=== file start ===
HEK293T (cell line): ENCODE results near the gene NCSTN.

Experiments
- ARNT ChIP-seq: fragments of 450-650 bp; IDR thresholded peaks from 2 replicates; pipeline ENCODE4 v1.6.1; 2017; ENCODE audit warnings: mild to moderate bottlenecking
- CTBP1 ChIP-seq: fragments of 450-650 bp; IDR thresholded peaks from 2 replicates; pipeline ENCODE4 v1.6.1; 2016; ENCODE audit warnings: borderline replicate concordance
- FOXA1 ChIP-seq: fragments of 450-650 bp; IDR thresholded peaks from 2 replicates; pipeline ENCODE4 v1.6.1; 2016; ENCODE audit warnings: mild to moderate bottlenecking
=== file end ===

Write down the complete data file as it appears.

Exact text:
HEK293T (cell line): ENCODE results near the gene NCSTN.

Experiments
- ARNT ChIP-seq: fragments of 450-650 bp; IDR thresholded peaks from 2 replicates; pipeline ENCODE4 v1.6.1; 2017; ENCODE audit warnings: mild to moderate bottlenecking
- CTBP1 ChIP-seq: fragments of 450-650 bp; IDR thresholded peaks from 2 replicates; pipeline ENCODE4 v1.6.1; 2016; ENCODE audit warnings: borderline replicate concordance
- FOXA1 ChIP-seq: fragments of 450-650 bp; IDR thresholded peaks from 2 replicates; pipeline ENCODE4 v1.6.1; 2016; ENCODE audit warnings: mild to moderate bottlenecking